Machinery failure caused by lubrication contamination case study

Machinery failure caused by lubrication contamination
Machinery failure caused by lubrication contamination

The Swedish Club has described an incident of machinery failure onboard due to lubrication contamination in their system. An investigation showed that the engine had been operated on a high thermal load for a long time and the turbocharger’s efficiency had been affected by fouling, while the lubrication oil had been contaminated for some time.

The vessel concerned was at anchor, in ballast, awaiting further instructions. The weather deteriorated after seven days and the vessel’s anchor dragged. The anchor was heaved up and the vessel started to slow steam in the area. After about 24 hours, the differential pressure alarm of the main engine duplex lubrication oil filter sounded in the ECR. The crew found aluminium and other metal inside the lubrication filter. Metal particles were also found in the main engine’s crankcase.

After consulting the owner, it was decided that the vessel should be towed to a lay-by berth. The investigation alongside revealed that the metal parts found in the lubrication oil filters came from piston rings and piston skirts. Three pistons had almost seized. The main engine, a 6-cylinder medium speed type, was severely damage and the following parts had to be renewed: all the cylinder liners, 3 complete pistons, piston rings on all cylinders, all the main and connecting rod bearings. In addition, the turbocharger had to be overhauled as the nozzle ring was broken. The complete lubrication system had to be carefully cleaned and flushed due to the lubrication contamination.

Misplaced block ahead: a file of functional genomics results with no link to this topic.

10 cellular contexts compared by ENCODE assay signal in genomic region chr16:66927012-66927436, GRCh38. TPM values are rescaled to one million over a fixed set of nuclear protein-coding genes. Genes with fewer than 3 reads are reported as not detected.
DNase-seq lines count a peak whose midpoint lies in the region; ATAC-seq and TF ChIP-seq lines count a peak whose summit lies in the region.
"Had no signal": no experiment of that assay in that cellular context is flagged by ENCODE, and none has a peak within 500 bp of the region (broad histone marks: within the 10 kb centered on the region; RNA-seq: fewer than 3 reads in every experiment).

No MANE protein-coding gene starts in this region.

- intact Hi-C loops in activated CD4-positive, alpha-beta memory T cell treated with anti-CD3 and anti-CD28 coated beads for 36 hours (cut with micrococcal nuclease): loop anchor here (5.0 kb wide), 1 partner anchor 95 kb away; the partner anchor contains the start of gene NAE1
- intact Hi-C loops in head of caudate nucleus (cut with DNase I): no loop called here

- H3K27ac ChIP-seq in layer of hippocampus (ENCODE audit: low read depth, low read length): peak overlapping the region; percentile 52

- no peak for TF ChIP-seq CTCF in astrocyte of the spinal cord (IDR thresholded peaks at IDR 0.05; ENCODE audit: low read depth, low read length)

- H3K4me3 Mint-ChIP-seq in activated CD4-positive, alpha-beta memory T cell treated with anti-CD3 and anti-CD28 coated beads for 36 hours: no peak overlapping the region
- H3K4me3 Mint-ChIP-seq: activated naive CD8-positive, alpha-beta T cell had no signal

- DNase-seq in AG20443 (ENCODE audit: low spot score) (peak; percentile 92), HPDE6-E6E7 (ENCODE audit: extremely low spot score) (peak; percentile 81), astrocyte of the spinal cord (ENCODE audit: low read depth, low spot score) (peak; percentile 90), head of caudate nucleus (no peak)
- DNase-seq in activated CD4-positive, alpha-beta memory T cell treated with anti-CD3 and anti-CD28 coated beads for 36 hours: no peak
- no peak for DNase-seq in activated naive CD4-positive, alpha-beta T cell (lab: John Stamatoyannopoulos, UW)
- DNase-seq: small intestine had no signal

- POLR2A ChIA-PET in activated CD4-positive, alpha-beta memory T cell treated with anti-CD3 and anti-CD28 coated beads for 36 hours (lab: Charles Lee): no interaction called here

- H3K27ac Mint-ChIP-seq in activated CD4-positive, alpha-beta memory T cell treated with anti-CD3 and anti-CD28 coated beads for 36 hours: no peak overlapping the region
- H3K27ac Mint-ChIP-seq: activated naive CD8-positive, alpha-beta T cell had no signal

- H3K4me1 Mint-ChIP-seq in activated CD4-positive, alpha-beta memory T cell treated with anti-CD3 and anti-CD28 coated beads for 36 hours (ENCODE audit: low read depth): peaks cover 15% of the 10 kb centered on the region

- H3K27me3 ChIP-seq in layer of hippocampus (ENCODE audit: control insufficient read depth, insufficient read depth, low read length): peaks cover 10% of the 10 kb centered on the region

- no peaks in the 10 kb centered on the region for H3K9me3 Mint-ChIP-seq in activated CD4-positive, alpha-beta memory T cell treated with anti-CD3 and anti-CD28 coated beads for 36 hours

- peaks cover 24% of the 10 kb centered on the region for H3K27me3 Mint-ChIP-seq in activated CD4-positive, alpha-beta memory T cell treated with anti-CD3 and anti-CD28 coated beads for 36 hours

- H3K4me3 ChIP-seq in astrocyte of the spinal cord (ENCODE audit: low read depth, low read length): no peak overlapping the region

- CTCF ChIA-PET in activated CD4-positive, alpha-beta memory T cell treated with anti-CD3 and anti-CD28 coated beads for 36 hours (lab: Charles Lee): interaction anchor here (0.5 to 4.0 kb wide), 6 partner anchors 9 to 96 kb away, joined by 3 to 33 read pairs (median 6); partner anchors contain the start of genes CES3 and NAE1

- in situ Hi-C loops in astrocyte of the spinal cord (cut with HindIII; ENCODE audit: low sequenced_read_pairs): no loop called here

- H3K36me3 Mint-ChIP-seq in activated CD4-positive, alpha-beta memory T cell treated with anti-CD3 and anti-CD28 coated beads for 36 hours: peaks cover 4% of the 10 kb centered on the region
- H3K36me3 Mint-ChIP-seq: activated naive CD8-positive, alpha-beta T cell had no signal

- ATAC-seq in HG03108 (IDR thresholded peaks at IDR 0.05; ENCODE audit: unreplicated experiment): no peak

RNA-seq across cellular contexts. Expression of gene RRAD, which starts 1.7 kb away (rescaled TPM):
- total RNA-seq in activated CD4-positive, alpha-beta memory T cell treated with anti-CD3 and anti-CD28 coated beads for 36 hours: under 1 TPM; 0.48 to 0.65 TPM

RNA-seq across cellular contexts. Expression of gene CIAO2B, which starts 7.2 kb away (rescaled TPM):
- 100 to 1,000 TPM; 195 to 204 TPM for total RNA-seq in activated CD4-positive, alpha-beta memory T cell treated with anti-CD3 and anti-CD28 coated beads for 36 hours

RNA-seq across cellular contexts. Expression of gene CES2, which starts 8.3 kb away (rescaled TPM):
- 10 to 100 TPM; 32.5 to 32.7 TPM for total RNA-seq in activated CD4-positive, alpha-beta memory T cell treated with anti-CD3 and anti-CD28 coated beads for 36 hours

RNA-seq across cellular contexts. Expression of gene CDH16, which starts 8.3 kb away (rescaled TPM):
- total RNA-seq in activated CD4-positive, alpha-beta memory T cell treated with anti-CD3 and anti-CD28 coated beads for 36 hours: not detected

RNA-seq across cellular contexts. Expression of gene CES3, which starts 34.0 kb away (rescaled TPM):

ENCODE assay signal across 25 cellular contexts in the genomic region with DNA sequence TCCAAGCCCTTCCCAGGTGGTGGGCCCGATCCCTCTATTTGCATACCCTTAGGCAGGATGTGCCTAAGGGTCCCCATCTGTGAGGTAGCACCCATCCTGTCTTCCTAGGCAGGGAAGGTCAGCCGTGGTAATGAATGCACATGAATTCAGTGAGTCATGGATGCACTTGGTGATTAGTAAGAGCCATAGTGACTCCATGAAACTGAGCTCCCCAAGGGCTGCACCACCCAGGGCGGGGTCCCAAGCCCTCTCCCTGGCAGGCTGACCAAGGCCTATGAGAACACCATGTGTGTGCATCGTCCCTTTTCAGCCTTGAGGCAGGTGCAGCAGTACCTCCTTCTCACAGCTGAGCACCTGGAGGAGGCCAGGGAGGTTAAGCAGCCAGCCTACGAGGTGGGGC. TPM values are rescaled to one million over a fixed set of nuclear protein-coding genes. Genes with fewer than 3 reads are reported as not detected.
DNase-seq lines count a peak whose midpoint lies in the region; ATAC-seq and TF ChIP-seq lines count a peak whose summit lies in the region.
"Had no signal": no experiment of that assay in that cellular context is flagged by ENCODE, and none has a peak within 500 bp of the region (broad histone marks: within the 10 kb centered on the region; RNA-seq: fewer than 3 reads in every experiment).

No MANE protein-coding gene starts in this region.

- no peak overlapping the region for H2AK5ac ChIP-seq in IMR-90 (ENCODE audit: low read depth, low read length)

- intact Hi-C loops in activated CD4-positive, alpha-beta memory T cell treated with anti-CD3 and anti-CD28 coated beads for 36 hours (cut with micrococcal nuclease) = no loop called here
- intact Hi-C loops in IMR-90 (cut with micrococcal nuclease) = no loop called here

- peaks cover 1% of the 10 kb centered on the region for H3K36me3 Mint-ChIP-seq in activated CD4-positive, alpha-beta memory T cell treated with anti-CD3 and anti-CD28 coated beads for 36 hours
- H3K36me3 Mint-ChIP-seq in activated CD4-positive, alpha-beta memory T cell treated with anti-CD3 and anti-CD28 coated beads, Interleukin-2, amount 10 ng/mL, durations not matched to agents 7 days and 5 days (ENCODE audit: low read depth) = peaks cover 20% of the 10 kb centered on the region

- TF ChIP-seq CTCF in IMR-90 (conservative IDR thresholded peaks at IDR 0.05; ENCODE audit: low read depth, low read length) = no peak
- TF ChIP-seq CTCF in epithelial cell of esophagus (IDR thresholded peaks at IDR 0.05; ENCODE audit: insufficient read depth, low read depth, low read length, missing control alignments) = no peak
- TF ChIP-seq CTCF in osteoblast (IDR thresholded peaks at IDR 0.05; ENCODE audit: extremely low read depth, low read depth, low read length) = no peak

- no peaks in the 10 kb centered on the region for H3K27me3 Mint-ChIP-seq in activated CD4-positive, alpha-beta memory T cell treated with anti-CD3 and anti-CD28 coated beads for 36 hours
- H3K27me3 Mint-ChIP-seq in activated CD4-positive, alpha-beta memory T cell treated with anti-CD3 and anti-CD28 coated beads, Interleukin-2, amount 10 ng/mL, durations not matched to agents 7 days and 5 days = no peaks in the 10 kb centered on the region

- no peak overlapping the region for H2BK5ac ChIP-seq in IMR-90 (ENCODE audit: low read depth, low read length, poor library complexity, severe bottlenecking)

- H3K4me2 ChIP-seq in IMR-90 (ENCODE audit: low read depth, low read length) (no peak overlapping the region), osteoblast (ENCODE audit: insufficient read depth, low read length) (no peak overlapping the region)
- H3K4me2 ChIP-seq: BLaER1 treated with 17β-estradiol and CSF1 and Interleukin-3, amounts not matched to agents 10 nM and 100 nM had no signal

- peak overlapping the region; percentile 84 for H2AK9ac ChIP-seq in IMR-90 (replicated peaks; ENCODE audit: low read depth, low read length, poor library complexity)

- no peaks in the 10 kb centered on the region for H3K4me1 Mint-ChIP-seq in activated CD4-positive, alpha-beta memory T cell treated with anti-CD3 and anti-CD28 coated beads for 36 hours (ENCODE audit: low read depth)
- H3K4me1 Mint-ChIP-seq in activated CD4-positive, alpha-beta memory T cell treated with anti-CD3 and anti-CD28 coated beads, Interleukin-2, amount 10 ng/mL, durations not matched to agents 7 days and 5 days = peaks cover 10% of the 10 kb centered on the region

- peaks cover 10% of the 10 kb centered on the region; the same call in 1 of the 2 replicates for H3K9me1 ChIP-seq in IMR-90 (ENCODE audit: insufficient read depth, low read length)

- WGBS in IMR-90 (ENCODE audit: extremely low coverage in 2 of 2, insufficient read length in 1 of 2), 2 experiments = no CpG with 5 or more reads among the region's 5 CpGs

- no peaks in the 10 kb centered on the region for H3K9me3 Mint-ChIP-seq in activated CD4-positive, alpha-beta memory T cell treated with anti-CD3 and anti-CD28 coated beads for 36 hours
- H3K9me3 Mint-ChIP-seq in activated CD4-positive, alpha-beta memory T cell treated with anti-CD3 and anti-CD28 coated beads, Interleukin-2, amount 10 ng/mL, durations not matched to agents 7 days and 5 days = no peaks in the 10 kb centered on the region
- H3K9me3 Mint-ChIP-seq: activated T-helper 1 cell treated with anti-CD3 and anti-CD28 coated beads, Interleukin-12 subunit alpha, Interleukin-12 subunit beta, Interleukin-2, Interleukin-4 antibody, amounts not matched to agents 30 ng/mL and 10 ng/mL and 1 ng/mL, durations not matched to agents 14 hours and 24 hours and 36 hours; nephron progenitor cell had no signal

Findings
– At the time of the casualty the main engine, including the turbocharger, had been running for 7,300 hours since the previous major overhaul. This overhaul was done 18 months ago.
– Investigation of the maintenance records showed that maintenance had been carried out in accordance with the manufacturer’s instructions.
– All fuel oil analyses from bunkering were within specification.
– Fuel oil samples before and after purifiers were taken and analysed. The result indicated that the purifiers were working satisfactorily.
– Several samples of the damaged piston rings were sent to a laboratory. The conclusion was that the excessive wear of the liners and pistons was not caused by catalytic fines.
– The cylinder liner lubrication system was tested and was found to be working properly.
– When reviewing the monthly main engine reports, it became obvious that the main engine exhaust temperatures of all the cylinder units had increased 30°C – 40°C since about six month ago.
– The turbocharger’s revolutions had dropped from about 14,500 rpm to 12,000 rpm at 85% load and consequently the charge air pressure as well from 1.7 bar to 1.2 bar. These changes occurred as well about six month ago.
– Due to high exhaust gas temperatures, the engine was under a high thermal load, which finally caused it to breakdown.

The engineers had not been concerned about the auto filter shooting up to 609 times a day even if it had been written in the engine log book. The pistons in cylinder units no.1 and 3 were melted down in certain areas and the skirt in no.4 was torn. Liners were scuffed as a result of the above.

The cylinder lubrication channels were found clogged wherefore the cylinder lubrication had been inactive. The lubrication oil pump was found to have deteriorated due to the hard impurities in the lube oil system.

The vessel was off hire for 13 days and the total cost for towage and repairs was USD 700,000.

Read another Swedish Club article: The Swedish Club shares lessons learned about an oil spill incident while bunkering

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